Kara Joslyn’s enigmatic paintings describe a floating, liminal world of masked figures, geometric forms and moons. Using imagery from 1950s craft books, Joslyn divorces these figures, domestic interiors and decorative motifs from their original context, transforming the play images from domestic mid-century America into surreal, yet strikingly realistic forms on the canvas. With an interest in illusion and optics, Joslyn hand-mixes polymer car paints and applies them in a labor-intensive process of masking and airbrushing. Skillfully executed, these images mimic, codify and reflect on the surface to fool the eye and bring into view a symbolic space—the dreamlike tableaux of the unconscious.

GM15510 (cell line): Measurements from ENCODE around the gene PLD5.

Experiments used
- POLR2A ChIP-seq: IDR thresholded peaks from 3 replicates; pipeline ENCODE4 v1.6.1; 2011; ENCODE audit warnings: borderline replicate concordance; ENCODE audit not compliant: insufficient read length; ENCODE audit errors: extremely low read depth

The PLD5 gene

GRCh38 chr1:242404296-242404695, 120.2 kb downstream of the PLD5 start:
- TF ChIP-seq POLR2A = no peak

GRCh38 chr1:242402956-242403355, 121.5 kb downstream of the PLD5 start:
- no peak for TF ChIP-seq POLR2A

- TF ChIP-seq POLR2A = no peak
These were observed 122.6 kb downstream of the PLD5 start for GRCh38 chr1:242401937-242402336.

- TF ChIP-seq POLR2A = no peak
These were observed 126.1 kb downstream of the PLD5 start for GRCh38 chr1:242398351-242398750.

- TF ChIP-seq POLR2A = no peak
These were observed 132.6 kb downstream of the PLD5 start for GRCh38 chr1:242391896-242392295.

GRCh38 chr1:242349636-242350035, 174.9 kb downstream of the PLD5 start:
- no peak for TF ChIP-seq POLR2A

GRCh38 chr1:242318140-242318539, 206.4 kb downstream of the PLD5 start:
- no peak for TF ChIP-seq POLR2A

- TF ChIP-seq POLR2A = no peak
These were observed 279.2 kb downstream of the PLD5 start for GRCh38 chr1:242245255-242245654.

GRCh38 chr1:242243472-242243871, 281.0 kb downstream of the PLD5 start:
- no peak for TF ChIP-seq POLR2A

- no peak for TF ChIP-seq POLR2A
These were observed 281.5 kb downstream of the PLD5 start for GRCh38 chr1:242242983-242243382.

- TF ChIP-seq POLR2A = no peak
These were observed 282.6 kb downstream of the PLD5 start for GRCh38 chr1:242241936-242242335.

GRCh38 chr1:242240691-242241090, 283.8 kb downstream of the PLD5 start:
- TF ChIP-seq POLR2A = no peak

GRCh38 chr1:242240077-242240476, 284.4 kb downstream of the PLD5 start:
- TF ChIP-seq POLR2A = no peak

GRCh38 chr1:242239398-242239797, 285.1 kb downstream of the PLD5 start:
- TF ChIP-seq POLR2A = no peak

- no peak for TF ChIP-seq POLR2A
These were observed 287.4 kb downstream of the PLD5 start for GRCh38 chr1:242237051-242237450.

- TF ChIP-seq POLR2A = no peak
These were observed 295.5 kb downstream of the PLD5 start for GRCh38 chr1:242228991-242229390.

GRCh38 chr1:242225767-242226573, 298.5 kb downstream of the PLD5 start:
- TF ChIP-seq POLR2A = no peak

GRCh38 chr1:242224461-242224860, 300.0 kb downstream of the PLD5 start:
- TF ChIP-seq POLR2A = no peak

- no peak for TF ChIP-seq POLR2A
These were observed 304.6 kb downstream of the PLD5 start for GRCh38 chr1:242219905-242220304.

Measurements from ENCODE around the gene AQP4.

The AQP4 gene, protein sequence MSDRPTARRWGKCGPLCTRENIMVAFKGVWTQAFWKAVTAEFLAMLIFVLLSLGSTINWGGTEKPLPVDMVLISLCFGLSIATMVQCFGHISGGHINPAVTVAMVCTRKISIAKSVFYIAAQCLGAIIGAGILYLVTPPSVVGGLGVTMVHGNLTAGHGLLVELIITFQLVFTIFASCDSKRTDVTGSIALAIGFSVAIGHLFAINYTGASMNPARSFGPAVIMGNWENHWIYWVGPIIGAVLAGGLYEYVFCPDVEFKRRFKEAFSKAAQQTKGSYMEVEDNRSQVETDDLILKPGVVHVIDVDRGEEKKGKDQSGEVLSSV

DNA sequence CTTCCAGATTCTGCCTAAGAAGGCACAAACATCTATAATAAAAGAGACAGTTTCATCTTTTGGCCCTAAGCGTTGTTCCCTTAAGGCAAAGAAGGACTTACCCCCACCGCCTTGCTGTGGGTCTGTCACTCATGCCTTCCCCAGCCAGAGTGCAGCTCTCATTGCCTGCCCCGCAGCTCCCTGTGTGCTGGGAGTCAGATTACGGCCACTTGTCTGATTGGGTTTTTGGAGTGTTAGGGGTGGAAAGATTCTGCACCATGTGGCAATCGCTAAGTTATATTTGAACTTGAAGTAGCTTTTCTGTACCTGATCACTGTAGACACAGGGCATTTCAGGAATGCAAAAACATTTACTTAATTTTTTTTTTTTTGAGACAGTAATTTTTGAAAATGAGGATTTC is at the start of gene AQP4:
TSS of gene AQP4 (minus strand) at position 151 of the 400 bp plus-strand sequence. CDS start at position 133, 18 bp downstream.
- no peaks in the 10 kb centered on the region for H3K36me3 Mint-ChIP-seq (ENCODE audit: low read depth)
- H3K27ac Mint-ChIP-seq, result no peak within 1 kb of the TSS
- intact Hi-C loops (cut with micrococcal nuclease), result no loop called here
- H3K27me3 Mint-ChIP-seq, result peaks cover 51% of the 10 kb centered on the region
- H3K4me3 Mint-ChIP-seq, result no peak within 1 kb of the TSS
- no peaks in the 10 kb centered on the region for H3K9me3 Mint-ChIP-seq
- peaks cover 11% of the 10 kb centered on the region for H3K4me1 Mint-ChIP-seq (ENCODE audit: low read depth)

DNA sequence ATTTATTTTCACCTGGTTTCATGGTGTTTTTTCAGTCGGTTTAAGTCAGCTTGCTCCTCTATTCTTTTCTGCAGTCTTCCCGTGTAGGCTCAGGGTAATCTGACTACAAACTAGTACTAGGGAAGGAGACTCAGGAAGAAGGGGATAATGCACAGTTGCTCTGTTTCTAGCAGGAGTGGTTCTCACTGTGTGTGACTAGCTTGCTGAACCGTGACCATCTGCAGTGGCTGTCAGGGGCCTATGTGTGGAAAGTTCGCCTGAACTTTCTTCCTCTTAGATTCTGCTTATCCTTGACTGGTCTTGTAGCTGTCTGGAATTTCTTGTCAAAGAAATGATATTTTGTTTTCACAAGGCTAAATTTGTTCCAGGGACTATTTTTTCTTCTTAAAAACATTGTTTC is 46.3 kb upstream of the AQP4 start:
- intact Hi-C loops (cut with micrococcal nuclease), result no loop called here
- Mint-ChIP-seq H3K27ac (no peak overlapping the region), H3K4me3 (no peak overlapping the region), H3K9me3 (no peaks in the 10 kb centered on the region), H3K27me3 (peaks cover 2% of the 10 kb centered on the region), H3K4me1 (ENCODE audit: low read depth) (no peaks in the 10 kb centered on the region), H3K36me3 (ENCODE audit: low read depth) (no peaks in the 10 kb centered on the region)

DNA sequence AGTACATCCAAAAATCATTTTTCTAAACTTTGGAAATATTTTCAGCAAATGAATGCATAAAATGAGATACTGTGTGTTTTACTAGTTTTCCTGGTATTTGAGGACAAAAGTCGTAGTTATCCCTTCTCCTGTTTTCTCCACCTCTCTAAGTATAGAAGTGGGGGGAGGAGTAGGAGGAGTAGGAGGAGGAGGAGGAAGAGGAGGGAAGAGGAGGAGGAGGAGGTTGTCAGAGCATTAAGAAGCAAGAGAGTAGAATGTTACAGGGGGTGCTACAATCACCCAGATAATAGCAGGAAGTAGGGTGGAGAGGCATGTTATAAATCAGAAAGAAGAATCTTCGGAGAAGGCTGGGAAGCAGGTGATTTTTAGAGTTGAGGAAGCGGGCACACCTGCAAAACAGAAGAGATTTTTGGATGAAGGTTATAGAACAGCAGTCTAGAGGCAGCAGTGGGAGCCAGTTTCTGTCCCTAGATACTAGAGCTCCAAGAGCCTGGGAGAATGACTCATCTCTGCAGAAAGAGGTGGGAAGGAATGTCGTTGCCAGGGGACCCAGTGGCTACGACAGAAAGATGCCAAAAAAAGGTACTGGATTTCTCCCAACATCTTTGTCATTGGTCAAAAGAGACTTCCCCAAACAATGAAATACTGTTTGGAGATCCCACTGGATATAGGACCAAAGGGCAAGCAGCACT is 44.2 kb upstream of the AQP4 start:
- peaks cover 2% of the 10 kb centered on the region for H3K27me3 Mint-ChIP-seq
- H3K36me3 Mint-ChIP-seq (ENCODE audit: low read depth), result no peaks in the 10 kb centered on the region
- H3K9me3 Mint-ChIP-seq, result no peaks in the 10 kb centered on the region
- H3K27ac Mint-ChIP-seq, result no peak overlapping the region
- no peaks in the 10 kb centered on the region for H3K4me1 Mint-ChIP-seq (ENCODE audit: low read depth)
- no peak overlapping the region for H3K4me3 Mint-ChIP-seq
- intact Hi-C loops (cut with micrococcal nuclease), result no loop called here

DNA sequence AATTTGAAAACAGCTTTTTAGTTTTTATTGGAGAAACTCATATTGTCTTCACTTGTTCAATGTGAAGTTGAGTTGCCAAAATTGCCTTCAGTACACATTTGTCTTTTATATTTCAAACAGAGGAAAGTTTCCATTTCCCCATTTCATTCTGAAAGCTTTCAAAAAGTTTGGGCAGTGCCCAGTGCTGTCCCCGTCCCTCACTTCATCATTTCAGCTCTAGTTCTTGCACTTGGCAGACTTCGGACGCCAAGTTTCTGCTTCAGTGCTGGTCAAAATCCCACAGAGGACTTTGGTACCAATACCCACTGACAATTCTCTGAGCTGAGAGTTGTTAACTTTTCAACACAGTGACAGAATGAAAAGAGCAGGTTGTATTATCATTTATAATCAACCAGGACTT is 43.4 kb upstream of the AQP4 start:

Kara Joslyn (b. San Diego, CA) received her BFA from California College of the Arts, San Francisco, completed post-baccalaureate studies in Painting at Columbia University, New York and has an MFA at the University of California, San Diego. Joslyn was a nominee for the 2018 Rema Hort Mann Foundation Emerging Artist Grant and a two-time nominee for the Robert Motherwell Foundation MFA Fellowship in Painting and Sculpture. She received the Russell Foundation Grant in 2014 for her work with Holography at UCSD. Exhibitions include those at 356 Mission (Los Angeles), The Museum of Contemporary Art (San Diego), Commonwealth and Council (Los Angeles), The Barrick Museum (Las Vegas) and Bizkaia Aretoa University of the Basque Country (Bilbao). Her 2019 solo exhibition at M+B, Tragic Kingdom, was an Artforum Critics’ Pick. Other recent press includes a profile in Ambit Magazine. Kara Joslyn lives and works in Los Angeles.